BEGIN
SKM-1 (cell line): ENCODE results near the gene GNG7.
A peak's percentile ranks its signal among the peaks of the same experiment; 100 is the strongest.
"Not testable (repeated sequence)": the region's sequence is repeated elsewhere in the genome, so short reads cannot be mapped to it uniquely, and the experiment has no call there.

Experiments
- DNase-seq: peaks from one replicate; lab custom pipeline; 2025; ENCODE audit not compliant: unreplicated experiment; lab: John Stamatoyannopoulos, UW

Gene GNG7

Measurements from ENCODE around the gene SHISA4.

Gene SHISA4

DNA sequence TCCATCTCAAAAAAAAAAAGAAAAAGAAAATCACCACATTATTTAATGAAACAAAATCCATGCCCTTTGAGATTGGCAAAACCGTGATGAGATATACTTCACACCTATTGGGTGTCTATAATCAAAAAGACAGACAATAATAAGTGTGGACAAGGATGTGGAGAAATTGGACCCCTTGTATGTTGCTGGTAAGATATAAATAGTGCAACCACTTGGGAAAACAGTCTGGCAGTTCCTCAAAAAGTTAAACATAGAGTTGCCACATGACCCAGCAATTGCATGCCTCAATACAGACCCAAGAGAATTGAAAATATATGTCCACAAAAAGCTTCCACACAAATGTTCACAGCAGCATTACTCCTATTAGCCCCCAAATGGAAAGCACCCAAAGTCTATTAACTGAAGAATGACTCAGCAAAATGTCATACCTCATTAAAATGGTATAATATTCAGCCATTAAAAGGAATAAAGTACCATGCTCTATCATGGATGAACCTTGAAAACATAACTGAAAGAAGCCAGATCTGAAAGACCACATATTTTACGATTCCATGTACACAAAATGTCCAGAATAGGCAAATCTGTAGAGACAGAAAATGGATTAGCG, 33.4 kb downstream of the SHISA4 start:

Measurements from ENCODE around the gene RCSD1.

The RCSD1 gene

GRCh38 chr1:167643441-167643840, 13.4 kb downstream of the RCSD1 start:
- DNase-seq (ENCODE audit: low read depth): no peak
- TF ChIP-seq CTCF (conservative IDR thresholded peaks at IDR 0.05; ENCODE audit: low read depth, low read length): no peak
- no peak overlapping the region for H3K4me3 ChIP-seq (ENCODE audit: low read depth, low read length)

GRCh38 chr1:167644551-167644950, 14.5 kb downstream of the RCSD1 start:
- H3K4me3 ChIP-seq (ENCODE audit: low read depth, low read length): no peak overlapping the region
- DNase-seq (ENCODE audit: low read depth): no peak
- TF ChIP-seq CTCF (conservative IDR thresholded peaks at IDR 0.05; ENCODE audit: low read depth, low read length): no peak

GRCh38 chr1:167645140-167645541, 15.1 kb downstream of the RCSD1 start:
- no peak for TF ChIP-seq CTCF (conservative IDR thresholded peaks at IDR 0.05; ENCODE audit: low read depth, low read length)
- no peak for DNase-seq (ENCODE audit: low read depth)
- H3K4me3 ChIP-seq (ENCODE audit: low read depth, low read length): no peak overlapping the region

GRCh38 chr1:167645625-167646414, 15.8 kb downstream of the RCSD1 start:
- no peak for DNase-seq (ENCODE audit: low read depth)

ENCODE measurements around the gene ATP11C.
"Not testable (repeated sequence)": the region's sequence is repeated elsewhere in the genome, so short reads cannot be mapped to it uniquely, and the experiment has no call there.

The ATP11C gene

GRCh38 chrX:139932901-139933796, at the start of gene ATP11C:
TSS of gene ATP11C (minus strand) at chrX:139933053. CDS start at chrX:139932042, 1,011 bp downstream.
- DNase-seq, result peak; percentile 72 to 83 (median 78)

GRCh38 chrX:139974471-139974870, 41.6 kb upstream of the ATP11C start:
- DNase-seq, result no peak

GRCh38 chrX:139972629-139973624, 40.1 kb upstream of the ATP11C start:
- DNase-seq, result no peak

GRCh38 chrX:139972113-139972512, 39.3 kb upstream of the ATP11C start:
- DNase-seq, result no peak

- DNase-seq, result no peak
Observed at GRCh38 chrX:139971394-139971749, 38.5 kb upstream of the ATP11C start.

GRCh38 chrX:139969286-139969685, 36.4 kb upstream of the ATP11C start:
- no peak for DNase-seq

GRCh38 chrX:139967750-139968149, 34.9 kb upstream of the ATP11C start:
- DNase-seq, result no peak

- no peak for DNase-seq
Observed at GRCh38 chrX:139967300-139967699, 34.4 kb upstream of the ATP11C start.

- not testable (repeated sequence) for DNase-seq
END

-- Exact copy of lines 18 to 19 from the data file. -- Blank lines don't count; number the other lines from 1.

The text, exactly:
- DNase-seq (ENCODE audit: low read depth): no peak
- TF ChIP-seq CTCF (conservative IDR thresholded peaks at IDR 0.05; ENCODE audit: low read depth, low read length): no peak